DAVID BOWIE – ” Moonage Daydream “

Posted: November 17, 2022 in MUSIC

Now comes something more daring, and cinematic, and still more successful: “Moonage Daydream”, an attempt to capture on film some of the otherworldly appeal of the extraordinary David Bowie. (There was a recent biopic, the unpardonable Stardust, and there have been numerous earlier documentaries, some of which are drawn upon here, including the terrific BBC film, “Cracked Actor”, from 1975. But nothing on screen about Bowie has come close to this in terms of ambition or execution.)

“Moonage Daydream” is written, directed, edited, and produced (phew!) by the American filmmaker Brett Morgen, previously known for The Kid Stays in the Picture, his affectionate homage to the Hollywood producer Robert Evans; and for Cobain: Montage of Heck, about the unhappy Nirvana frontman.

Morgen’s new film is less montage than collage: a kaleidoscope of concert footage, snatches of interviews, pop videos, movie clips, and psychedelic starbursts of visual pyrotechnics. Bowie’s cut-up technique of lyric writing, borrowed from William Burroughs, has inspired a film that is almost as restless and spacey as the man himself.

Sanctioned by the Bowie estate, which apparently gave Morgen access to five million pieces of archived material (it’s a wonder he kept the run-time to a brisk 140 minutes), “Moonage Daydream” does not seek to be definitive, or exhaustive. It’s a meditation on Bowie’s brilliance, an immersion in his aesthetic, and a portrait of the artist as existentialist — a searching, compulsively creative spirit. The Bowie of “Moonage Daydream” is funny, charming, courageous, and endlessly patient with journalists (a rare and valuable quality, that one). Also: great hair, incredible wardrobe. To say that he was worshipped by his fans is to considerably undersell Bowie’s messianic effect, especially during his Seventies pomp. Bowie was beloved, and this film leaves those of us too young to clearly remember his imperial phase in no doubt about why that might have been. He is mesmerising.

The film opens in media res, with a recording of Bowie speaking. He’s in philosophic mode, talking about Nietzsche and sounding, just for a moment, dangerously like the adenoidal drug dealer Danny, from Withnail and I, creator of the Camberwell Carrot. Chaos and fragmentation defined Bowie’s early worldview and it’s chaos and fragmentation we get here, plunging headlong into a sci-fi extravaganza of sounds and visions, beginning with a gripping live “All The Young Dudes” — the first of a series of previously unseen concert performances, testament to Bowie’s terrific stagecraft. (The music has been remixed by the great Tony Visconti.)

It’s not that there is no narrative thrust to this rocket. We revisit Bowie’s south London childhood. (He was born in Brixton, just down the road from Danny’s Carrot.) We follow him to the locations of his triumphs — Hammersmith, Hollywood, West Berlin — and on his perpetual, peripatetic adventures. We watch him emerge as Ziggy Stardust, Aladdin Sane, the Thin White Duke. We join him during his pop hitmaker years in the mid-1980s — remunerative, but unfulfilling — and his later return to more experimental concerns. We learn little about his private life, beyond the fact that he feared going mad, following the dreadful fate of his brother, Terry; and he was extremely keen on his second wife, Iman.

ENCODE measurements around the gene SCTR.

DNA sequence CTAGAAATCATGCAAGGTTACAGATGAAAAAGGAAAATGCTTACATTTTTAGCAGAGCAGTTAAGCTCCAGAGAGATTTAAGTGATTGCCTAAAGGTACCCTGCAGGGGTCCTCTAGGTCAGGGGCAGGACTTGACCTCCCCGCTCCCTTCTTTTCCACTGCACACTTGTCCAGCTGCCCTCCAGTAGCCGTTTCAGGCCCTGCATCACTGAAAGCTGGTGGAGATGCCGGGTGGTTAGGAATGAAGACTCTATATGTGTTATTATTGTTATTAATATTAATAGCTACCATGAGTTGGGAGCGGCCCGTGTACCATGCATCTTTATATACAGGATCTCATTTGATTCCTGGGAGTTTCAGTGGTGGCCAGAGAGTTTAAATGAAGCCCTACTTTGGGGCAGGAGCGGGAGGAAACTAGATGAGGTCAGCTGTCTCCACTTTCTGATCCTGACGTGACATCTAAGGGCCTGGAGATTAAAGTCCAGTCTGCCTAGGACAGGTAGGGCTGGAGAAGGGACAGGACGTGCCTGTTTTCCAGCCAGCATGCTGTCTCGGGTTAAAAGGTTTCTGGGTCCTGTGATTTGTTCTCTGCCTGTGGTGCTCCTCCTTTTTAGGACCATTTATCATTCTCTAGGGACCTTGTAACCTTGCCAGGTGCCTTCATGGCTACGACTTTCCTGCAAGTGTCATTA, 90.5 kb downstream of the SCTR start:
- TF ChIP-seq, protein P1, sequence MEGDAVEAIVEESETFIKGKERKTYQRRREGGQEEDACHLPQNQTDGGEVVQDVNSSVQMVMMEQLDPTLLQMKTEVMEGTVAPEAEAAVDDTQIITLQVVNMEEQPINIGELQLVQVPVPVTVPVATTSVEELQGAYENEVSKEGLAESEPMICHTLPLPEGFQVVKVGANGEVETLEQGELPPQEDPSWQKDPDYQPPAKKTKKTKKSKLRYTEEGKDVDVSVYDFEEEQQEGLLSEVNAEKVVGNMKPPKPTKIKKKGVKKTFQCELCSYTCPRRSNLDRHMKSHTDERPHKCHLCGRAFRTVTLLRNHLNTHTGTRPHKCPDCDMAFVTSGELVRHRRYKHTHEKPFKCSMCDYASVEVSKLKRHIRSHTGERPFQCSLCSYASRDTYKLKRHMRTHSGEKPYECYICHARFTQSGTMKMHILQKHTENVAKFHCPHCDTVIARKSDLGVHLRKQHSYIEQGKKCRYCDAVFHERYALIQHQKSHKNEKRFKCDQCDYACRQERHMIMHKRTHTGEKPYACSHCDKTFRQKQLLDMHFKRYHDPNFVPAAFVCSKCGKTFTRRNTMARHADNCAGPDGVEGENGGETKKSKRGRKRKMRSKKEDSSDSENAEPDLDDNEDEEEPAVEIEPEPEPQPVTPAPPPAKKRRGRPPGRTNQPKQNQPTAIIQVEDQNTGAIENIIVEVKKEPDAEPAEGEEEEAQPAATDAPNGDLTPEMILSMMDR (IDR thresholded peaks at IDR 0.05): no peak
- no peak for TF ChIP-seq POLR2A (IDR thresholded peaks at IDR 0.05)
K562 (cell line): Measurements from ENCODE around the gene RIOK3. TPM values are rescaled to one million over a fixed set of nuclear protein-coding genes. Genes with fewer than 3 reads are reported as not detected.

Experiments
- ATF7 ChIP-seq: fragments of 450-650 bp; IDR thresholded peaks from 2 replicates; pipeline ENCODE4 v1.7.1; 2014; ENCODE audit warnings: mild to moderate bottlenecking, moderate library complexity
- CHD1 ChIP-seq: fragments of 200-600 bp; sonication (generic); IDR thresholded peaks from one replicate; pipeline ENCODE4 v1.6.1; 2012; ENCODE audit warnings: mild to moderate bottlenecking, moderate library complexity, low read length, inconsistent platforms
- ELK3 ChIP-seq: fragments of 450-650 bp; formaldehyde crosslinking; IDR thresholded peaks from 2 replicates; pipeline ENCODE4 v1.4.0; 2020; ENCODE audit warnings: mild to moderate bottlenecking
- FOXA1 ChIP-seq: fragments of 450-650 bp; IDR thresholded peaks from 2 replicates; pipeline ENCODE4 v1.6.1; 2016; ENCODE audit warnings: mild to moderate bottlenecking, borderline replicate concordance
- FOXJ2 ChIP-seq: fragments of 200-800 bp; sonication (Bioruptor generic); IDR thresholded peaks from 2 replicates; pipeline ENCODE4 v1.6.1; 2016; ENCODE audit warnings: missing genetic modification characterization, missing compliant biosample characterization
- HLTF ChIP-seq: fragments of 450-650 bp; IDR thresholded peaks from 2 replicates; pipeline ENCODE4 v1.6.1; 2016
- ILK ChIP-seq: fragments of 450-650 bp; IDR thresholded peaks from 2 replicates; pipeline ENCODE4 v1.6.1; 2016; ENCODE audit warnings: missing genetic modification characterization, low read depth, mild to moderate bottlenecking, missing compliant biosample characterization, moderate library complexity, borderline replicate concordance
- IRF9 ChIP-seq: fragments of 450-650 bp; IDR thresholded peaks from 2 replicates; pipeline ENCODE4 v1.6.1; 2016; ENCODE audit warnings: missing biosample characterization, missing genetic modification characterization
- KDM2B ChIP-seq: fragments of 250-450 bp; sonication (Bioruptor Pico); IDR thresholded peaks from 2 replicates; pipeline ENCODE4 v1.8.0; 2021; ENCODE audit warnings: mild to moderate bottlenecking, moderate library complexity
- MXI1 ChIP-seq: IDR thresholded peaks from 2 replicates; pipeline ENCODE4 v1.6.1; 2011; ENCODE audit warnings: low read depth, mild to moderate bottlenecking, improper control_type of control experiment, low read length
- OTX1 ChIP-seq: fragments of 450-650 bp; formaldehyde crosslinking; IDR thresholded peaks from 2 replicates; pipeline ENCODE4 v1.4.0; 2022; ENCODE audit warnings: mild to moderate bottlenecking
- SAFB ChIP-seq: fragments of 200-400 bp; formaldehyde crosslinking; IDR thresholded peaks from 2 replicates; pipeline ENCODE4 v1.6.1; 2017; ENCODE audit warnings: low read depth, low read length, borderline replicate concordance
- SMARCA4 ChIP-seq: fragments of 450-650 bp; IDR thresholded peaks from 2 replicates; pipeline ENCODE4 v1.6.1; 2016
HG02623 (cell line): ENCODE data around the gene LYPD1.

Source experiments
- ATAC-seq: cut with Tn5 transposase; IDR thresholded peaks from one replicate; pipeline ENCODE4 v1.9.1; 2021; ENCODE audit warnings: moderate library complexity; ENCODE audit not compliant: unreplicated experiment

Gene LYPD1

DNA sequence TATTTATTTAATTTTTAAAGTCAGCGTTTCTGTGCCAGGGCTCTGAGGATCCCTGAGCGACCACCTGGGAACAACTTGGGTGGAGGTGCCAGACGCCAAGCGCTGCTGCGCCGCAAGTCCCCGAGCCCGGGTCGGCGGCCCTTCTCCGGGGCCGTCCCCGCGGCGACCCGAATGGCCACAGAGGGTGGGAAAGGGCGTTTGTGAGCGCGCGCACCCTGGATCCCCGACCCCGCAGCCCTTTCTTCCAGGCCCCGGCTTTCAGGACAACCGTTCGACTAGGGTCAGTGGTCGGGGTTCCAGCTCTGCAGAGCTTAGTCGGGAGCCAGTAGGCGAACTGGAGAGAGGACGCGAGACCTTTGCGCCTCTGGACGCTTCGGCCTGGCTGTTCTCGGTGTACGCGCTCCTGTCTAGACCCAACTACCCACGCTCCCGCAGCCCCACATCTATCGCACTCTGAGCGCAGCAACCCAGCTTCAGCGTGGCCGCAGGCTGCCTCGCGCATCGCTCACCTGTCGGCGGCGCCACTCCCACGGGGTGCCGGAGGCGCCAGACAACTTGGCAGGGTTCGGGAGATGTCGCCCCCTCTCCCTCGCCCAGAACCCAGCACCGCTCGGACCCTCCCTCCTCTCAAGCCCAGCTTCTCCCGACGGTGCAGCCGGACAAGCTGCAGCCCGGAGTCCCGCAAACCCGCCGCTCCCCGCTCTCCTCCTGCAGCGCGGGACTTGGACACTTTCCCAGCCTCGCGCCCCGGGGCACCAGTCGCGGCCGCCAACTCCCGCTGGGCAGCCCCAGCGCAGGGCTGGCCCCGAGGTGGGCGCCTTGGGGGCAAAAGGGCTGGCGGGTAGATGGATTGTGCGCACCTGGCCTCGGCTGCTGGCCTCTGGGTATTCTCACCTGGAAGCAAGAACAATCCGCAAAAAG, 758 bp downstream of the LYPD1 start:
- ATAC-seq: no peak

Of course, it was almost inevitable that there would be a soundtrack, but no one wants, or needs, another collection of standard versions of Bowie tracks, and at least this isn’t that. While this musical accompaniment includes classic songs spanning Bowie’s career, it includes previously unheard material, unique mixes created for the film and it incorporates dialogue from Bowie himself. 

“Moonage Daydream” fails to reduce its subject to a series of weary cliches, or to get hung up on the mundane details, all of which you can Google if you really, really haven’t heard them already. This is a rock doc, then, that changes the record. Best of all it reminds us of what a singular figure Bowie was, and how exciting pop culture’s glory years really were, when a freaky, druggy, sexy avant-garde artist could also be the number one teenybopper sensation in the world. What a beautiful man he was. How we miss him.

The companion album features songs from spanning Bowie’s career and includes previously unheard material, unique mixes created for the film and this release along with dialogue from Bowie himself. Highlights include a previously unreleased live medley of ‘The Jean Genie / Love Me Do / The Jean Genie’ recorded live at the final “Ziggy Stardust” concert at Hammersmith Odeon in 1973, featuring Jeff Beck on guitar. Other rarities include an early version of the Hunky Dory favourite ‘Quicksand’ and a previously unreleased live version of ‘Rock ’n’ Roll With Me’ from the legendary 1974 ’Soul Tour’.

“Moonage Daydream” released in cinemas on 16th September.

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